At its best, Truth is an archaeological feat: an excavation of what was perhaps the first heinous overreaction to an online mob of self-appointed fact-checkers. Like James Vanderbilt’s previous screenplay, for David Fincher’s Zodiac, it’s built around a small mountain of impeccably curated details. Vanderbilt’s feature directorial debut portrays the reportage behind the 2004 60 Minutes exposé arguing that George W. Bush, then up for reelection against John Kerry, shirked fundamental duties in his time with the National Guard during the Vietnam War. Leading the story is Mary Mapes (Cate Blanchett), the CBS producer who had recently helped expose the military misdeeds at Abu Ghraib in Iraq. After online commentators began questioning the veracity of documentation Mapes used in her story, the producer was fired, a number of CBS News executives resigned, and legendary news anchor Dan Rather (Robert Redford) retired from his influential perch.
Truth’s first half is, all at once, surprisingly fluid and leaden with exposition, a dogged hunt for sources and paperwork spearheaded by Mapes and supported by a ragtag cadre of reporters, including a retired colonel (Dennis Quaid), a leftist researcher (Topher Grace), and a young producer (Elisabeth Moss). Vanderbilt fills the screen with creeping zooms into analog phones, Chinese food boxes, and impressively thick binders. Meanwhile, he fills his characters’ mouths with words that rob them of personality while assuring the audience that they’re adept journalists. Crucial missteps in the team’s reportage—failing to thoroughly vet sources (Stacy Keach plays a shady whistleblower) and authenticate reproduced documents from Bush’s time in the Guard—are rigorously foreshadowed.
Amid the chase for the story, a few key themes are established, some more elegantly than others. The atmosphere of the 2004 election, in which Kerry has recently been “Swift Boated” and CBS is concerned that the Guard revelations may be portrayed as a deliberate counter-punch in the height of the campaign, is pungent. Mapes’s relationship with Rather is portrayed as tenderly paternal, a way for the producer to overcome a childhood with an abusive father. CBS itself, referred to as the “gold standard” of television journalism thanks to the imprimatur of 60 Minutes, is ominously threatened by the 24-hour news cycle and the advent of infotainment.
It can’t develop themes because it’s too busy disseminating information, and this extends to its main characters.
Vanderbilt’s treatment is nothing if not judicious, but Truth’s resolutely even-handed setup seriously damages its prolonged denouement. Like Mapes, her staff, and CBS News, the film is caught flat-footed by the firestorm of conservative activists and fact-checkers who challenged the 60 Minutes story. The “bloggers” are referred to in derisive and villainous terms, but they have no physical manifestation in the film, so a series of increasingly tiresome scenes finds Mapes in rooms with her bosses and colleagues. She bemoans the bloggers’ complaints in a posture of simultaneous defense and humility. In a way, the film becomes a document of how difficult it is to challenge an online mob: to admit lapses in certainty while affirming the broader veracity of an exhaustively researched work of hard-news journalism. It’s a noble cause, but it can’t help but feel nitpicky and cinematically unsatisfying.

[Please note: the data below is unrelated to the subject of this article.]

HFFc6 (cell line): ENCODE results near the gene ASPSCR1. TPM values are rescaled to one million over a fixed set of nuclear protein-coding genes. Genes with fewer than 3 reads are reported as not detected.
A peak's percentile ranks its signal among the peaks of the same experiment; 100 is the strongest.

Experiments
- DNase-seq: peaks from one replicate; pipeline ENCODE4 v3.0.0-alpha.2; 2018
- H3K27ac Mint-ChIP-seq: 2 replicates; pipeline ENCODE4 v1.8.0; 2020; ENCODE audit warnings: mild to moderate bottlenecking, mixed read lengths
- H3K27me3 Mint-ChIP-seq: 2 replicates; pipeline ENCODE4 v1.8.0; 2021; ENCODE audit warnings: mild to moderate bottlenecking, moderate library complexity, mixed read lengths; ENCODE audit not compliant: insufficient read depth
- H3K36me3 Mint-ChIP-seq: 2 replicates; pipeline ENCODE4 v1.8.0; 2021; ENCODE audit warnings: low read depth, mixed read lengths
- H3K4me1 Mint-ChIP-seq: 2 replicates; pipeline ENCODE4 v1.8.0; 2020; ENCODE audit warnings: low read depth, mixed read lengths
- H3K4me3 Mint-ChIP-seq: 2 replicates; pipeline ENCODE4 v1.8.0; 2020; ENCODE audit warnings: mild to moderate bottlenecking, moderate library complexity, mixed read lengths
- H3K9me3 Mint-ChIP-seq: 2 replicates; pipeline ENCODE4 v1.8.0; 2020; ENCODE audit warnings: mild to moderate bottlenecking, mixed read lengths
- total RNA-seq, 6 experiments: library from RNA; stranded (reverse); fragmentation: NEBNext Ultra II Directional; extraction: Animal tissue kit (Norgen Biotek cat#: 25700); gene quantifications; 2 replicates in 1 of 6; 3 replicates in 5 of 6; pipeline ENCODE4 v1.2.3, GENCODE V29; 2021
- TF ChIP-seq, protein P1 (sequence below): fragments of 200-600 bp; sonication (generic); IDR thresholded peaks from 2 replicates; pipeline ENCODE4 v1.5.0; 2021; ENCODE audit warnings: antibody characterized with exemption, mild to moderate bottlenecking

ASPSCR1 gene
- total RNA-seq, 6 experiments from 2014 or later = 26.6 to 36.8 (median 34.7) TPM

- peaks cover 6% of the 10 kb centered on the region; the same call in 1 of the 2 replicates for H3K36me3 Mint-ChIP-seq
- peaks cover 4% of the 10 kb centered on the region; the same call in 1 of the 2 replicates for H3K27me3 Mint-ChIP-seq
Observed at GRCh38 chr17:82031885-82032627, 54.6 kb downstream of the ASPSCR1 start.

Truth is, for too long, stuck in a tricky position, attempting to keep viewers firmly on Mapes’s side just as it reveals the flaws in her work. Given the state of the Internet’s shaming culture, there’s a certain amount of gravity to this defensive crouch, but the film is obliged to abandon it in favor of a more rabble-rousing, moralistic finale. In the film’s final half-hour, Vanderbilt attempts to stake out some firm philosophical terrain, cutting through a thicket of evidence and reportorial miscues with a series of ostentatious speeches about the state of politics the corporate-owned media. Both Mapes and Topher Grace’s freelance researcher deliver lengthy sermons about journalistic tradition and ethics to oblivious audiences, but the grandeur feels out of place within Truth’s pragmatic, just-the-facts framework. The film is persuasive when it faces the gravity of the online mob, and sadly impotent while raging against it.
In the end, Truth’s exhaustiveness is its own downfall. It’s a film that can’t develop themes because it’s too busy disseminating information, and this extends to its main characters. Neither Blanchett nor Redford have the breathing room to develop their characters. Redford’s effortless dignity and fatherly gravitas suits the role of Rather (who he only resembles in a few dimly lit profile shots), but the film is content to keep him a mythical figure. Via Blanchett, Mapes’s demeanor veers from assertive and imperious to the damaged or simply frazzled, without finding a solid center.
Vanderbilt insists on portraying Mapes as a victim of lifelong abuse at the hands of her father (she slugs glasses of wine and is quick to reach for a bottle of Xanax), but he’s either uncharacteristically subtle about or a bit too uninterested in her status as a powerful woman in an industry dominated by men. One of Truth’s primary lessons is that Mapes’s critics used a few minor oversights to take down an otherwise sound piece of journalism, but the film is too glossy in its examination of how institutional forces led to her downfall. A few gnarled trees were enough to bring down the forest. Both Mapes and Truth would have been better served by a film that focused more firmly on her, rather than what her downfall says about the state of the news today.